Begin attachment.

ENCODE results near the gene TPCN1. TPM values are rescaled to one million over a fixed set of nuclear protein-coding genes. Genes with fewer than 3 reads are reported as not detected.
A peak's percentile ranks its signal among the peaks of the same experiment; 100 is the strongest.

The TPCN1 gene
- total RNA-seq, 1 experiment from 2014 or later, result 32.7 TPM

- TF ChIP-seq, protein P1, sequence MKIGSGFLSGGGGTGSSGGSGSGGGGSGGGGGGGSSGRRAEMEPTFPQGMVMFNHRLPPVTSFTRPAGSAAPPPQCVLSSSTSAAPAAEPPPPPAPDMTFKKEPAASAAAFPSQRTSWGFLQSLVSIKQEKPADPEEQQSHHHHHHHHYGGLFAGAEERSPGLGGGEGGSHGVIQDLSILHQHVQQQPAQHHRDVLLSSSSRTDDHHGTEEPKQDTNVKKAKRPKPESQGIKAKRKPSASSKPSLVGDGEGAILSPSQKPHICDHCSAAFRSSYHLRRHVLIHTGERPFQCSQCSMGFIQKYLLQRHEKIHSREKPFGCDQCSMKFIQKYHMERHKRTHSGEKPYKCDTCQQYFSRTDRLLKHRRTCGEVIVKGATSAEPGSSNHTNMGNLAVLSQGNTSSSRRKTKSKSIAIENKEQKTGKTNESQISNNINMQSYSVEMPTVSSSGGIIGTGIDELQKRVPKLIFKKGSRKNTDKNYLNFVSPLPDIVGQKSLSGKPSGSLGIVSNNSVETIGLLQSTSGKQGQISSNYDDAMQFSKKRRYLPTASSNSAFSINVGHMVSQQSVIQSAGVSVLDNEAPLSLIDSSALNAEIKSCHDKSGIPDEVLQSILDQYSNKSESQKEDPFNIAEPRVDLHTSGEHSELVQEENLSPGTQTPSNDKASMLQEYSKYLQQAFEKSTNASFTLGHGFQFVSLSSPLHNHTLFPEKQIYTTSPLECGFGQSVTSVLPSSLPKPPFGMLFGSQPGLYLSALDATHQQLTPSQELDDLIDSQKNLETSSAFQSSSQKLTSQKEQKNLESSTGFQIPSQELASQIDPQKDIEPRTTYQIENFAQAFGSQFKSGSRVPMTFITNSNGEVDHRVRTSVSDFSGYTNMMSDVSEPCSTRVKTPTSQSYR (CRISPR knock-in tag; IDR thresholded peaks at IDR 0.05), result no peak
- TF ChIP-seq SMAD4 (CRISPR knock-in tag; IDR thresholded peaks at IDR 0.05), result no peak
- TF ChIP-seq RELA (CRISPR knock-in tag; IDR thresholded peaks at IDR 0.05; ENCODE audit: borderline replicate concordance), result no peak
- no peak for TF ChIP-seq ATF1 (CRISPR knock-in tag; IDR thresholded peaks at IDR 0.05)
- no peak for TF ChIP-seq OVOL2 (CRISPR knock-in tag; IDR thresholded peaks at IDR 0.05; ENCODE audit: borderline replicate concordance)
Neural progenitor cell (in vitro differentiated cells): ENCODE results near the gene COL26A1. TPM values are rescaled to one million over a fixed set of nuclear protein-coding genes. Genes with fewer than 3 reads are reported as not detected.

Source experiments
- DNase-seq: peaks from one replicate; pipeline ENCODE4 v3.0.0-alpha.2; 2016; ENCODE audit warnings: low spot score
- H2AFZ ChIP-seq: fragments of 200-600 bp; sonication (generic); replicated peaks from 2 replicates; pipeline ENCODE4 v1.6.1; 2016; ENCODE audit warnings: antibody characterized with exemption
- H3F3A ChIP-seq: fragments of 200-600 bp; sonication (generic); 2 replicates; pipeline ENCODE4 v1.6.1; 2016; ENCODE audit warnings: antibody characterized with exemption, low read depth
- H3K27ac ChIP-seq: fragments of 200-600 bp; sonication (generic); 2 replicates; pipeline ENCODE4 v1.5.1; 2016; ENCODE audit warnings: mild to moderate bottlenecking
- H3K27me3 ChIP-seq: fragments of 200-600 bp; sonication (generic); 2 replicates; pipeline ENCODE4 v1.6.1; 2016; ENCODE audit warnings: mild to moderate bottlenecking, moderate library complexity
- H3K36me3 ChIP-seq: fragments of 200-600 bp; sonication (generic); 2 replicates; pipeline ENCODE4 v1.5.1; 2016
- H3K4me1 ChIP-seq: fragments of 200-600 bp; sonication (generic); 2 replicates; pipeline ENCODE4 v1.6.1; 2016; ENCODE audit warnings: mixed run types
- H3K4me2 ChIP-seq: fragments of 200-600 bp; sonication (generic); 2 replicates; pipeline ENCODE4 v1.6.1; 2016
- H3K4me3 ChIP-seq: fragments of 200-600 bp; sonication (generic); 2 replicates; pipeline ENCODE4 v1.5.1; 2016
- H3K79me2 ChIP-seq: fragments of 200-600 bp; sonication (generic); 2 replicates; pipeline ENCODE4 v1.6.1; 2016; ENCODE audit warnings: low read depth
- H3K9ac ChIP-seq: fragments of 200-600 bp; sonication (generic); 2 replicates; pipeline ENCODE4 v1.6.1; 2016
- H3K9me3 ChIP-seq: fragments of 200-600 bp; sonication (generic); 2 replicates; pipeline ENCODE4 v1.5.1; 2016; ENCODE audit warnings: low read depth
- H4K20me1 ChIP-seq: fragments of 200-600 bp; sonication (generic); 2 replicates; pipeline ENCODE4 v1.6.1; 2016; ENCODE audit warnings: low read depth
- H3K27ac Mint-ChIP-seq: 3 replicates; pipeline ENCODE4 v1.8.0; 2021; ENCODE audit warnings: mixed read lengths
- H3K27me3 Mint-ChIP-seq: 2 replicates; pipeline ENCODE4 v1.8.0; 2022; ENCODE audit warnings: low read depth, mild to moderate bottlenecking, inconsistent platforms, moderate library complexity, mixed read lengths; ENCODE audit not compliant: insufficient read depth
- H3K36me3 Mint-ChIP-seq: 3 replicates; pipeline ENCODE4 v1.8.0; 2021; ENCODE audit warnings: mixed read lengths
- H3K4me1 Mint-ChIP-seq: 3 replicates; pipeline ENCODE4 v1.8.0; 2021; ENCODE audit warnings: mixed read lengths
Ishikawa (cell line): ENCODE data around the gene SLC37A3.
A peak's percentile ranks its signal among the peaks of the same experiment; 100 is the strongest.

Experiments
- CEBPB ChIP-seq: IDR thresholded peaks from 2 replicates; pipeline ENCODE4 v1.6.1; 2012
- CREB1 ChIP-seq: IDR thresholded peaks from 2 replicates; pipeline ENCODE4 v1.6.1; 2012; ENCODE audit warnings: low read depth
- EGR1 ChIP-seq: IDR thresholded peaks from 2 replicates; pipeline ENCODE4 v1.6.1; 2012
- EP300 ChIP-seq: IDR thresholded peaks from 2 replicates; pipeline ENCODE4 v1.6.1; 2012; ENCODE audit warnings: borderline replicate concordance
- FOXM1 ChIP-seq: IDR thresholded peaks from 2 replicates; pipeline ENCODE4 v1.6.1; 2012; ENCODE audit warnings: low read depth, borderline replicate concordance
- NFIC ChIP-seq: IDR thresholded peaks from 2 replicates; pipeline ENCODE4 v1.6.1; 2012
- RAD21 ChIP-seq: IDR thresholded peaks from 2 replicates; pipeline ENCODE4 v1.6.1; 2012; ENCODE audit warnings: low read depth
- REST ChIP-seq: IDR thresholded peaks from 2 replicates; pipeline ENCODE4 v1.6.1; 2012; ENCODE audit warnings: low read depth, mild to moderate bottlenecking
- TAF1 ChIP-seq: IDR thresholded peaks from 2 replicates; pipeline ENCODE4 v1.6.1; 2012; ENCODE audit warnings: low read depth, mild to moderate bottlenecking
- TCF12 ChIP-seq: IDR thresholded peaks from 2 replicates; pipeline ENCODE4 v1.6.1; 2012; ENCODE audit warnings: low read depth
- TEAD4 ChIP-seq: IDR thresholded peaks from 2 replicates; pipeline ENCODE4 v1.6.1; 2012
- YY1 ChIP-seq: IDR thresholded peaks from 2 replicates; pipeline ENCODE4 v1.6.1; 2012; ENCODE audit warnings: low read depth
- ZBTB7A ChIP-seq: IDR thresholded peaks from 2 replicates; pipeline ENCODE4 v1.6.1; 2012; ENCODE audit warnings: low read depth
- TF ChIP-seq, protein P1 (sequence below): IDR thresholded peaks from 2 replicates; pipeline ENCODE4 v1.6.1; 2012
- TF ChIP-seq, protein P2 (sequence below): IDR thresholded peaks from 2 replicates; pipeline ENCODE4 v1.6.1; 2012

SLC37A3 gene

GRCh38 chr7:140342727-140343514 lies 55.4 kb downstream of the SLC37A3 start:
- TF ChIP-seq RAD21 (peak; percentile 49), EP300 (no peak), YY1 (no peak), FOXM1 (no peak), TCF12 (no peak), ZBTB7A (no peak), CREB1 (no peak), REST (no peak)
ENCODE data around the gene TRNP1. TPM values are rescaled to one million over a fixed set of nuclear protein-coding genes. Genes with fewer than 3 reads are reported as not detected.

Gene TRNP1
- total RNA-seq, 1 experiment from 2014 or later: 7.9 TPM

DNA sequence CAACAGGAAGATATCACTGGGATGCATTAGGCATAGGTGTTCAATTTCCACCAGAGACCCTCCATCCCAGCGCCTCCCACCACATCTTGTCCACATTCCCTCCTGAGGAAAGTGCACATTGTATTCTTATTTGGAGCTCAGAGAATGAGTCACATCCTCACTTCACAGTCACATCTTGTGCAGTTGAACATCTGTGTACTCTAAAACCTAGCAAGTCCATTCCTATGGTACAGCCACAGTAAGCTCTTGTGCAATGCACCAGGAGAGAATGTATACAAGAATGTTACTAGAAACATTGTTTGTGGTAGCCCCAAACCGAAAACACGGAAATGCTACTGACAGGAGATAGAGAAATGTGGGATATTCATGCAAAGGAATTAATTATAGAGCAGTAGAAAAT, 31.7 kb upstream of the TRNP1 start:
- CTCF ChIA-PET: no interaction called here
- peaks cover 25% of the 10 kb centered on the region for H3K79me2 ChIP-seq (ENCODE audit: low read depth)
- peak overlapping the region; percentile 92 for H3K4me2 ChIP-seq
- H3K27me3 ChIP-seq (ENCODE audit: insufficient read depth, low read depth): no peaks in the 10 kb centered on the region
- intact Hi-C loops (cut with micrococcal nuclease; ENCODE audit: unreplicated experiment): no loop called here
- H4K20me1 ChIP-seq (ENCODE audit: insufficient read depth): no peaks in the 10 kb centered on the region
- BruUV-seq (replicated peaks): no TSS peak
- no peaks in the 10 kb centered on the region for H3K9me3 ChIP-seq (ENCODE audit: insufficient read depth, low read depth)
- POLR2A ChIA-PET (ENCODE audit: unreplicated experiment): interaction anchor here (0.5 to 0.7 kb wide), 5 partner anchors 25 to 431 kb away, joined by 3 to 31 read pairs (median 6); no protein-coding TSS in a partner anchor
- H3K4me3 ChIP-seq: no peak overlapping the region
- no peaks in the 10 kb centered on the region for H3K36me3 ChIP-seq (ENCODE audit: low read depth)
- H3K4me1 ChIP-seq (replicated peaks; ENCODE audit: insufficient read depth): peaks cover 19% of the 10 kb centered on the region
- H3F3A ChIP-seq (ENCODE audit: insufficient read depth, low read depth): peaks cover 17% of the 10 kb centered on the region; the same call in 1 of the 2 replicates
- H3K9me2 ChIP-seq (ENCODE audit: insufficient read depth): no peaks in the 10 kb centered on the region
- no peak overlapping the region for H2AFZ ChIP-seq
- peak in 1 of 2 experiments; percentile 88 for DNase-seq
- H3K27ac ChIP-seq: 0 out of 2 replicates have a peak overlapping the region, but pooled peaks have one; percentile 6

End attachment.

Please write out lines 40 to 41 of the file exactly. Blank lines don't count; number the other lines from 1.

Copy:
- TAF1 ChIP-seq: IDR thresholded peaks from 2 replicates; pipeline ENCODE4 v1.6.1; 2012; ENCODE audit warnings: low read depth, mild to moderate bottlenecking
- TCF12 ChIP-seq: IDR thresholded peaks from 2 replicates; pipeline ENCODE4 v1.6.1; 2012; ENCODE audit warnings: low read depth